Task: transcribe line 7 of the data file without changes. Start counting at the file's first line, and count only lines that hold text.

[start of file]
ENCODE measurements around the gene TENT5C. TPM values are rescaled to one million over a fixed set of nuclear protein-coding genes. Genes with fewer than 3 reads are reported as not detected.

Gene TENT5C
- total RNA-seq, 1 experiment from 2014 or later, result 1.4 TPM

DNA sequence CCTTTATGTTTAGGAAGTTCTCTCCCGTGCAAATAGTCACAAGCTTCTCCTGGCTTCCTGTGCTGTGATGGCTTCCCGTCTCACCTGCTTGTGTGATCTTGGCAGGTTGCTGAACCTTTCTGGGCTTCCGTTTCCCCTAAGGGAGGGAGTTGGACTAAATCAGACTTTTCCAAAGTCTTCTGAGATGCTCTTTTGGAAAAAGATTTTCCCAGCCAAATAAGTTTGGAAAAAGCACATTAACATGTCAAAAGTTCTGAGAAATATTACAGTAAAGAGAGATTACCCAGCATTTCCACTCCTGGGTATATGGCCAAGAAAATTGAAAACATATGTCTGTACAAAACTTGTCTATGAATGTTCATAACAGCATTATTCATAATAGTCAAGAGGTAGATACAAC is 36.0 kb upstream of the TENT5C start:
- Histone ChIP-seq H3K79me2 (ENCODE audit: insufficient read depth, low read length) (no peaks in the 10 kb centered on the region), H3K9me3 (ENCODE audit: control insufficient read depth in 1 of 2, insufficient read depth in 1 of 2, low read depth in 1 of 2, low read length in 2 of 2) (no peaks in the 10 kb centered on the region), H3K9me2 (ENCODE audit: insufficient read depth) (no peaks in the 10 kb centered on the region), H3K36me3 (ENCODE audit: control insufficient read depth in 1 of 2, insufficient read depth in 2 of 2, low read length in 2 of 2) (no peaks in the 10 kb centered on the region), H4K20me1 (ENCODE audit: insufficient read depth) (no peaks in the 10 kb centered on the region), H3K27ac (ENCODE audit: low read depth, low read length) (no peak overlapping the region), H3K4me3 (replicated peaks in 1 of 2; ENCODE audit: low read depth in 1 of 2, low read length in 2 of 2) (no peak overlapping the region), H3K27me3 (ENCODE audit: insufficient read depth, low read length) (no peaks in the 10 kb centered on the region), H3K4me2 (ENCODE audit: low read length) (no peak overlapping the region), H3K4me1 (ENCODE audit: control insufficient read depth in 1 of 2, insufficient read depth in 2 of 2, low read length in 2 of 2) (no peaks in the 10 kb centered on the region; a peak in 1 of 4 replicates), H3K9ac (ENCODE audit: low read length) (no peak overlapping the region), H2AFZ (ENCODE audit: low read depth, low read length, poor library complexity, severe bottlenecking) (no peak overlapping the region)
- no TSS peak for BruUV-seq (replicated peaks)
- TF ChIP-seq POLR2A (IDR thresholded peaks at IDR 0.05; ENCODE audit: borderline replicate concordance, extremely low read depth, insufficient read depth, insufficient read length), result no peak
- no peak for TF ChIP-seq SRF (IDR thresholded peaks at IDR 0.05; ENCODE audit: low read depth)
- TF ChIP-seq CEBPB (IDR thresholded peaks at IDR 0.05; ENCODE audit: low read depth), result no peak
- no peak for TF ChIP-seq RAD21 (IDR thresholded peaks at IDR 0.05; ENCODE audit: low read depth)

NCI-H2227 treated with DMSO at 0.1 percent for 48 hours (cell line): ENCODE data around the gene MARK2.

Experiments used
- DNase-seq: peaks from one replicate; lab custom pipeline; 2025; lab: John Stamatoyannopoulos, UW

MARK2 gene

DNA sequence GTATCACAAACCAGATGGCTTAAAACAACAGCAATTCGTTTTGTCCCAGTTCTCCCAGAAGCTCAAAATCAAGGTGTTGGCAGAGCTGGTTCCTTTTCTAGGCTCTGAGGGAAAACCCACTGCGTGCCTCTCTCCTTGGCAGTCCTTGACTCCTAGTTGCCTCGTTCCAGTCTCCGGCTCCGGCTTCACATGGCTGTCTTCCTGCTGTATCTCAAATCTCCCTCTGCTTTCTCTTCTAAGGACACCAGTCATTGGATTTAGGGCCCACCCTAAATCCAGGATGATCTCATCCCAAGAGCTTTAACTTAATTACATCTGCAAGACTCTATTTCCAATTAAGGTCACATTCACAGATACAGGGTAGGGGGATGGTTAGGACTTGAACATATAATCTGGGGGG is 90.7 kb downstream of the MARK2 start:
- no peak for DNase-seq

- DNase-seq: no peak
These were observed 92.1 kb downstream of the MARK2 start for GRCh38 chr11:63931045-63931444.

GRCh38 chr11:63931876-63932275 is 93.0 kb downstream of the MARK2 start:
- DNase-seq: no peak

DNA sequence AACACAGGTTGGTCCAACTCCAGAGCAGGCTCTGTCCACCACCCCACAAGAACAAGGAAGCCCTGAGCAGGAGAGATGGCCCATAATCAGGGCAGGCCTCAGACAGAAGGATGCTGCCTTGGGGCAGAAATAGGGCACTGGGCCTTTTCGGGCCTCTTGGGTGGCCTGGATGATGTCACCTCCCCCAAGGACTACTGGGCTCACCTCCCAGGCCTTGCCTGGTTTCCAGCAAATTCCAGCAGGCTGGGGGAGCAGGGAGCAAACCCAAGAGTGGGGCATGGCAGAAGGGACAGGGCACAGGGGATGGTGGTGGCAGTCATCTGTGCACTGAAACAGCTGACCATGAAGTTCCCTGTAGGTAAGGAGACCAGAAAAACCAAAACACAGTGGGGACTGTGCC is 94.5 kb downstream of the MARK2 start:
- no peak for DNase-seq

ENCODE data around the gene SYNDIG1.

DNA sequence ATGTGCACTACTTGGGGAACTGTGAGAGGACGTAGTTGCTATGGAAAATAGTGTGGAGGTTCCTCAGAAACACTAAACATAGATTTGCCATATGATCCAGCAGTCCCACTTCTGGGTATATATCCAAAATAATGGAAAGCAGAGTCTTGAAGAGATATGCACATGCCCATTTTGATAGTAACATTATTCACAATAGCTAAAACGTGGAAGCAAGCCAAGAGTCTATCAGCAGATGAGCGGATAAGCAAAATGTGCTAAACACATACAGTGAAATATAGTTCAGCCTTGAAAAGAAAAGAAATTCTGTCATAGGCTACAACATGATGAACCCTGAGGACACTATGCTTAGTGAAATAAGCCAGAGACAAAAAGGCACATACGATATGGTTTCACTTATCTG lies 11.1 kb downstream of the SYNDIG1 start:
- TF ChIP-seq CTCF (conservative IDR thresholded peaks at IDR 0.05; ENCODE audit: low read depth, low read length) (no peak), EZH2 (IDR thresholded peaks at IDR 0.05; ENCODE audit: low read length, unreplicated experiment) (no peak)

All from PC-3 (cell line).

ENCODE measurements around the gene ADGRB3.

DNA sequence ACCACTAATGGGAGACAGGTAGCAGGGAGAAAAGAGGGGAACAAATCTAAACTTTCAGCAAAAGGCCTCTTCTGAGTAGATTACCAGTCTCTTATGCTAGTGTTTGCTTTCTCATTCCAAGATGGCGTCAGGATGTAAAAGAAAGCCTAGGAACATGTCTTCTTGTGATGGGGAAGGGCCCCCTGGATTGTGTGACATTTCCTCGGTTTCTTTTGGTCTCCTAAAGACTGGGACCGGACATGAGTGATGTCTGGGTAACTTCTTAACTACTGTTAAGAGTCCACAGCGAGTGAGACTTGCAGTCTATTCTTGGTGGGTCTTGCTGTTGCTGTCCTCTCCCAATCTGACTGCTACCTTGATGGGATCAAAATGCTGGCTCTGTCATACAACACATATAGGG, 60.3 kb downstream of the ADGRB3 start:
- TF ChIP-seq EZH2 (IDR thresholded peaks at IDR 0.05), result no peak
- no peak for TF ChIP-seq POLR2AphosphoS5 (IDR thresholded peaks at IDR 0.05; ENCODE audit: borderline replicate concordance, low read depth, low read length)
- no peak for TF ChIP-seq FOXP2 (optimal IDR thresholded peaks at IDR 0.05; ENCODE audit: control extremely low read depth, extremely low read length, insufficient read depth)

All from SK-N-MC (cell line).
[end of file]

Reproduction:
- TF ChIP-seq POLR2A (IDR thresholded peaks at IDR 0.05; ENCODE audit: borderline replicate concordance, extremely low read depth, insufficient read depth, insufficient read length), result no peak